Dating a fender stratocaster by serial number
Most notably, production dates have been penciled or stamped on the butt end of the heel of the neck of most guitars and basses.
instrument production history, production dates have been applied to various components.
So, obviously a neck date, while being helpful in providing a date range of production, it cannot be a definitive reference.
Unlike the auto industry which has specific model years for their products, most specifications for a given Fender instrument model, change little if any, through the lifetime of the model.
For years, SERIAL NUMBERS have been used in various locations on Fender instruments, such as the top of the neck plate, the front or back of the headstock and the back of the neck near the junction with the body.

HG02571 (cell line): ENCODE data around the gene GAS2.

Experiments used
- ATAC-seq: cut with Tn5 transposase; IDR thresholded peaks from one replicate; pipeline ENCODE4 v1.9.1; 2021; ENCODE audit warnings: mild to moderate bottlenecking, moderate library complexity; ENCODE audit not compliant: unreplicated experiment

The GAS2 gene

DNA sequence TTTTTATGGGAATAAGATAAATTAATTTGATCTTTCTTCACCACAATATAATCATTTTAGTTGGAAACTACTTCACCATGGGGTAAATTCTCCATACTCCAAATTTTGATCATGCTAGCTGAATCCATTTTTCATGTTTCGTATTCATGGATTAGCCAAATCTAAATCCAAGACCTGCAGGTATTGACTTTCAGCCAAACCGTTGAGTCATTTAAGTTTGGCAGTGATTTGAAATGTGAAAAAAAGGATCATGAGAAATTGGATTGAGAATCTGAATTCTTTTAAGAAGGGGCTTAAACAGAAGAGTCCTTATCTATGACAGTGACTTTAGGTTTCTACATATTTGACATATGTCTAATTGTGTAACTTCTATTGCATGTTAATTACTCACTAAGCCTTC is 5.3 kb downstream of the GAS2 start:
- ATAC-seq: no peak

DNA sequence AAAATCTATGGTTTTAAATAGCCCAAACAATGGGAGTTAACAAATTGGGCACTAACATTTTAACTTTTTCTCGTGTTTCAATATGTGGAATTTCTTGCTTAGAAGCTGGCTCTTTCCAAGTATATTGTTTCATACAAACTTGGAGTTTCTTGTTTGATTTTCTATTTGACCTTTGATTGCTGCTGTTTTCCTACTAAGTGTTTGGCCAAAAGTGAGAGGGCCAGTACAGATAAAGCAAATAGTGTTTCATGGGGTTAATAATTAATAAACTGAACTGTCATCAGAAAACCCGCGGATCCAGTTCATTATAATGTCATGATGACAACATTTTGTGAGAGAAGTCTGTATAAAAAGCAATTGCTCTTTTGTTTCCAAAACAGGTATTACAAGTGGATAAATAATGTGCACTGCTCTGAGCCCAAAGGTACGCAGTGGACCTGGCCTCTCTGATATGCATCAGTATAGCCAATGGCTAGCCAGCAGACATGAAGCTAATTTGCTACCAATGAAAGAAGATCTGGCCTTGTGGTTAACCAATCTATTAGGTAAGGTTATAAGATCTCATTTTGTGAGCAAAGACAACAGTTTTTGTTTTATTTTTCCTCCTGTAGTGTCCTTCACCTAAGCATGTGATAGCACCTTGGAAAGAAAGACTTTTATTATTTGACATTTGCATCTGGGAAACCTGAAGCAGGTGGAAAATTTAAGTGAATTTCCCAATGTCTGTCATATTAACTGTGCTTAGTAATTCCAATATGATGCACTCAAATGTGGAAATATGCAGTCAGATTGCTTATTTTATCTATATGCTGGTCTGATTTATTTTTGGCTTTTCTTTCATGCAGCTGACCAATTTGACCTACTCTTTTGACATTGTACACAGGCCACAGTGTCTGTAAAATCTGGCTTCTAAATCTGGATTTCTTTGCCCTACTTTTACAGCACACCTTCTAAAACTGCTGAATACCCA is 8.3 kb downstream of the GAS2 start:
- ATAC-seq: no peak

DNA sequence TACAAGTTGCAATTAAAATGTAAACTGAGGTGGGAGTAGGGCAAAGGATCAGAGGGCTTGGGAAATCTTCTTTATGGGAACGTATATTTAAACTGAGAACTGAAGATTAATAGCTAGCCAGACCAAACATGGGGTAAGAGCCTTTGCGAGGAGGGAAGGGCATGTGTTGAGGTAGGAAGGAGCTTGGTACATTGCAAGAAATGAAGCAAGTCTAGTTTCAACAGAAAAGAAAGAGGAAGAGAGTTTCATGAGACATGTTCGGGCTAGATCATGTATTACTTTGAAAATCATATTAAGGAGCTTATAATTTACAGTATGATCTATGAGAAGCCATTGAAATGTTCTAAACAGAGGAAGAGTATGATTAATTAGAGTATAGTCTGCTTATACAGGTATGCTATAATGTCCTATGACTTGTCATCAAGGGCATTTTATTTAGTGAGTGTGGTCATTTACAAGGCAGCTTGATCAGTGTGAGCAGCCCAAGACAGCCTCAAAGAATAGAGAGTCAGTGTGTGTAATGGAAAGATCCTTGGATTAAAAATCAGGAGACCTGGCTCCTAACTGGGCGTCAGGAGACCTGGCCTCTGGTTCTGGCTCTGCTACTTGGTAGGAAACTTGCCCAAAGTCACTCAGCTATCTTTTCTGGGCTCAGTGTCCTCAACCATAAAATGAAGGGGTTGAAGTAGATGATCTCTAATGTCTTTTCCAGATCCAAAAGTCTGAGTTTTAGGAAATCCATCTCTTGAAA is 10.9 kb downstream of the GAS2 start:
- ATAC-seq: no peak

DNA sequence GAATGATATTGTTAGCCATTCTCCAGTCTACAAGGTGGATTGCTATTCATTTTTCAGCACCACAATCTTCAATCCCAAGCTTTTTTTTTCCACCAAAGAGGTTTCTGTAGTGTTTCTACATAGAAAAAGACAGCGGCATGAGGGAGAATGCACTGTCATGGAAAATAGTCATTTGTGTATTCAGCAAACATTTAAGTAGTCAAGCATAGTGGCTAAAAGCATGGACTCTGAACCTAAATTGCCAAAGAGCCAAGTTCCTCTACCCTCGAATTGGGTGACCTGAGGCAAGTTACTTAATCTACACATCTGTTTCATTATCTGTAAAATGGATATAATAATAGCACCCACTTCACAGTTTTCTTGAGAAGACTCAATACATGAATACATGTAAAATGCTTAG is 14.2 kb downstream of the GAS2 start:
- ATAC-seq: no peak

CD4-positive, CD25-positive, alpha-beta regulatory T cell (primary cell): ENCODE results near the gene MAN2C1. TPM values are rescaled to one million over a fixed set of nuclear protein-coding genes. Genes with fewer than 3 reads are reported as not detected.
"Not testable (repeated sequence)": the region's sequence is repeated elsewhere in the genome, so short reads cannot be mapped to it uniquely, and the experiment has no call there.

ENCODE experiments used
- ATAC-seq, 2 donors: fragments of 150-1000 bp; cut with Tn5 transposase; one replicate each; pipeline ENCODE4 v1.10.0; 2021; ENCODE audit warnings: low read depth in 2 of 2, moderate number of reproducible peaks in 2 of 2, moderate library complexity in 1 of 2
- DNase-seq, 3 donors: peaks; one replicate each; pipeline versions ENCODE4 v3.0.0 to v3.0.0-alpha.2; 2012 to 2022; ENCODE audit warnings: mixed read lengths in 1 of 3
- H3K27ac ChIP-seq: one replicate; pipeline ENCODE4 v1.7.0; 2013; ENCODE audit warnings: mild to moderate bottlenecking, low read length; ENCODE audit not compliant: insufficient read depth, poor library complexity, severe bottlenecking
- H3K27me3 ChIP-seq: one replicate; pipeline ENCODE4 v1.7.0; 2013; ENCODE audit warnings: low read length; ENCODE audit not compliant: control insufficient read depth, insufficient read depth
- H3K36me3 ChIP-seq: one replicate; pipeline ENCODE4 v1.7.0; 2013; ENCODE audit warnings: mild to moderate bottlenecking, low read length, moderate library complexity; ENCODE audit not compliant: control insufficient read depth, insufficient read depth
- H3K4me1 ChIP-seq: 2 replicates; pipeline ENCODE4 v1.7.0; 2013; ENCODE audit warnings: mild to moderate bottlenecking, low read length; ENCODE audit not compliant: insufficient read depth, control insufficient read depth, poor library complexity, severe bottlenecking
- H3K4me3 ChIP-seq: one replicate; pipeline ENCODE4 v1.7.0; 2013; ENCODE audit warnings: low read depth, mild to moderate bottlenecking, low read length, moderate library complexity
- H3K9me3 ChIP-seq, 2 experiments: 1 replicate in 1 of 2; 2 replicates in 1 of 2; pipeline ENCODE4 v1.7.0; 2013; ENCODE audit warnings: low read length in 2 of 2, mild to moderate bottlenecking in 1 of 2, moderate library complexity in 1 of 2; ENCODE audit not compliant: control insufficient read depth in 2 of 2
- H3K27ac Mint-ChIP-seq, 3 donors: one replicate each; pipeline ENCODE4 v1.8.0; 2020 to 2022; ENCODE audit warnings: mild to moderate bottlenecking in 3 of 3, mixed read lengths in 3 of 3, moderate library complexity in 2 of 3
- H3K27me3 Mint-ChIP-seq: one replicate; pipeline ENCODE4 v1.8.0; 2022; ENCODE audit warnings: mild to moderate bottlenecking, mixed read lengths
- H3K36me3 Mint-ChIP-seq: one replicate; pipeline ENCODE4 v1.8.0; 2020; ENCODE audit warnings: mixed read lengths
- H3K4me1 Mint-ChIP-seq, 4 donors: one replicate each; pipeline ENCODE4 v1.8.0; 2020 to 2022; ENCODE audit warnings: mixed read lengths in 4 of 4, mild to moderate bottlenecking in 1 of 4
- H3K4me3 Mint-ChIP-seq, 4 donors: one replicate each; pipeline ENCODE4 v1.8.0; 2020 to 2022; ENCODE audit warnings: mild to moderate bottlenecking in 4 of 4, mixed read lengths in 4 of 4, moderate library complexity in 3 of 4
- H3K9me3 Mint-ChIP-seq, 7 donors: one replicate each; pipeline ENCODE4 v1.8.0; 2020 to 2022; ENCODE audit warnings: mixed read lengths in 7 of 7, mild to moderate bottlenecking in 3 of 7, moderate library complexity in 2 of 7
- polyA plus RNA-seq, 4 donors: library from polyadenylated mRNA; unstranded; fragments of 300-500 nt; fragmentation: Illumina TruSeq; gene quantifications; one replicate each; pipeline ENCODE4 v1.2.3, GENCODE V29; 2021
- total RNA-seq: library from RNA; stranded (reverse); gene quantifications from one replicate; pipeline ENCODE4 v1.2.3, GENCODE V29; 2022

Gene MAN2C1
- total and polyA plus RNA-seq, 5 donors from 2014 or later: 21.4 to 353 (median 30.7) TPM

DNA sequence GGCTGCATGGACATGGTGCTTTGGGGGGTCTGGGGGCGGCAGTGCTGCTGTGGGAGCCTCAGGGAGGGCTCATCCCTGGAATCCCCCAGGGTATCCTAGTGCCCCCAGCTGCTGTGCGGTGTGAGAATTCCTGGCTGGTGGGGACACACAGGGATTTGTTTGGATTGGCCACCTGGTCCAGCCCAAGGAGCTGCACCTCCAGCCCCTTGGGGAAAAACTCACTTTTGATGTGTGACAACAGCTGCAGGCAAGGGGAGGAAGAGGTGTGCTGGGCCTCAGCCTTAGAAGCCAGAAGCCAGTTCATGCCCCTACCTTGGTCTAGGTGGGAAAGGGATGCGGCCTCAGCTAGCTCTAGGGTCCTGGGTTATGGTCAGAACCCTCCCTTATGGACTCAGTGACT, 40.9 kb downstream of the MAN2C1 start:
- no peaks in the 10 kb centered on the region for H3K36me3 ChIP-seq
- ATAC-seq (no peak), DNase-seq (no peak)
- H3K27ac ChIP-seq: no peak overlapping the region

SERIAL NUMBERS were stamped on the back vibrato cover plate on early ’50s Stratocaster® guitars, and on the bridge plate between the pickup and the saddles on some Telecaster® guitars.
Serial numbers have been used in various locations on Fender instruments through the years.While there have been periods of dramatic change—such as the transition periods between the Leo Fender years and the CBS years or the transition between the CBS years and the current ownership—most models are generally feature-specific and do not change from year to year.SERIAL NUMBERS are also helpful in determining an instrument’s production year.Dating a Fender Guitar by it’s Serial Number can be a little tricky.In most cases you can only get a ball park range for your production date.